18 February 2000                                                           

eagle.gif (11717 bytes)

 

Somalis find home in Finland

"My children have had no problems here. I am so proud of this. It makes me feel good."

This comment comes from Leila Omar, one of the almost 1,500 Somali refugees who arrived in Finland in 1990. Early on, many of them suffered from racism and xenophobia shown by citizens of their new country. Now, a decade later, even if problems remain, many Somalis feel at home in Finland.

After exploring different career options, Leila Omar now works in the Helsinki cultural centre, Caisa, and is studying to become a youth adviser. As she explains in an interview with the national daily, Helsingin Sanomat, (6 February 2000), for her integration into Finnish society means finding a balance between two cultures. Her children do not eat pork but they are free to participate in physical education at school and go swimming with their class.

"Changes are occurring inside the Somali community. Somalis are integrating all the time in a way that Finns expect, for instance through education. Many Somalis realise that this is in their interest, too", says Anne Alitolppa-Niitamo who has studied the role of education has to play in the integration of Somali youths.

Since 1990 many more Somalis have arrived in Finland. They number about six thousand, now constituting the largest group of refugees in the country. The article in Helsingin Sanomat concentrated on Somali women because all the publicity - often negative - has tended to concentrate on men's problems. At the same time the media created an image of Somali women oppressed by men.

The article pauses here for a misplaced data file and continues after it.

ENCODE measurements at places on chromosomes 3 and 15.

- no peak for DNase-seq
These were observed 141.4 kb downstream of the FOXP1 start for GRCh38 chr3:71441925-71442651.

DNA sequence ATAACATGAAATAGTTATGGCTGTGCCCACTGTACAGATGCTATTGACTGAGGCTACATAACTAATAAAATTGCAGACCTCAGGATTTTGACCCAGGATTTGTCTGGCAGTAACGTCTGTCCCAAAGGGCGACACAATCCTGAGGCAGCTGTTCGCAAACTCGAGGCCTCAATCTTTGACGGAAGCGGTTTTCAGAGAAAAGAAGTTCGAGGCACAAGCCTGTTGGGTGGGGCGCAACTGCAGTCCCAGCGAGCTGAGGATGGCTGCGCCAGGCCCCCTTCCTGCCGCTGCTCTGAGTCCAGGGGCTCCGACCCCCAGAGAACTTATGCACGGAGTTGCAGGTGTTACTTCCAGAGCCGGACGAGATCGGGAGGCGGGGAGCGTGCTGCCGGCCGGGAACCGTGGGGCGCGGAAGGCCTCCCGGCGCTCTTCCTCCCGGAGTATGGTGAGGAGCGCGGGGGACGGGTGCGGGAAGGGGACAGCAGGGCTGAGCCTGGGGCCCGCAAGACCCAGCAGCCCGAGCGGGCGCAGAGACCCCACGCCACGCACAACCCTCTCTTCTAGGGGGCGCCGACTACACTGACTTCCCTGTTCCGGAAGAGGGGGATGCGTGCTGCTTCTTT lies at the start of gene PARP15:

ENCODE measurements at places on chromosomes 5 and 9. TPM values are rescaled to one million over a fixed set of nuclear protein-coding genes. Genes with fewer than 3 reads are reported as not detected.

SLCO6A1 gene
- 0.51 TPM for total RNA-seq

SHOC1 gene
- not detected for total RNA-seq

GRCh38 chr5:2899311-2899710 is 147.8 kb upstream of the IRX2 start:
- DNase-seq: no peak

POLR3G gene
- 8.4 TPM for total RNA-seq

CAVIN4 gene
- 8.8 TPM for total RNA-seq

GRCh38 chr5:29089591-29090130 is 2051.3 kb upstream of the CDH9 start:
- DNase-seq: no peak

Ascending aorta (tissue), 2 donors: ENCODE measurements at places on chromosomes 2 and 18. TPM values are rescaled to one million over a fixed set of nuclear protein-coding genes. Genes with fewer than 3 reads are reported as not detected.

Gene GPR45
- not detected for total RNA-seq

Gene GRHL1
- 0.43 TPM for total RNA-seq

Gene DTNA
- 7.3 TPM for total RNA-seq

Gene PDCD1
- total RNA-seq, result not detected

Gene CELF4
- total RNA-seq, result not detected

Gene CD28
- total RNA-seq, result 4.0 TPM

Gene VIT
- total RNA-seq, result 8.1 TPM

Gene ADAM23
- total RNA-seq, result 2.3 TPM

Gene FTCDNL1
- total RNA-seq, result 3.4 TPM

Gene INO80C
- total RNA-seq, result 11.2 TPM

Some Somali women have only started to wear a veil in Finland. According to Marja Tiilikainen, who is doing research on Somali women and the health service, says that the veil can be a sign of religious awakening but it can also be a way to maintain one's own culture and protest against a too liberal society. It is Finnish "freedom" which creates the biggest rows in Somali families.

The Somalian women, interviewed over the years by Tiilikainen, suffer from stress. They were often depressed, frustrated, tired and lonely. Often Islamic faith provided strength to cope in a new country.

In spite of the problems, the women interviewed by Tiilikainen felt they had succeeded in creating a home faraway from their original home.

Anab Ismail Abdullahi, 31, now the mother of a six-year-old son, arrived in Finland in 1992. Having had to move around a lot, she finally has a regular job as an interpreter. The veil she is wearing has never caused any comments. She says that many Somalis think about returning to their country of origin. In reality, very few will return. Their children have grown up in Finland.

Fahmo Aadan is studying to become a nurse, has a hotel cleaning job and plays in an African band. In her student flat, the reporter saw fashionable shoes with high heels. If she wants, she wears a mini-skirt. In her experience, finding Finnish friends, however, is hard. It is difficult to be accepted as a Finn even if she speaks Finnish. People tend to speak English to her or speak Finnish very slowly.

Alitolppa-Niitamo says that when two cultures meet, they both change, but the pressure to change is stronger on the minority.

See also:

 

 


Index of back issues

Theuuslogo.jpg (2196 bytes) in London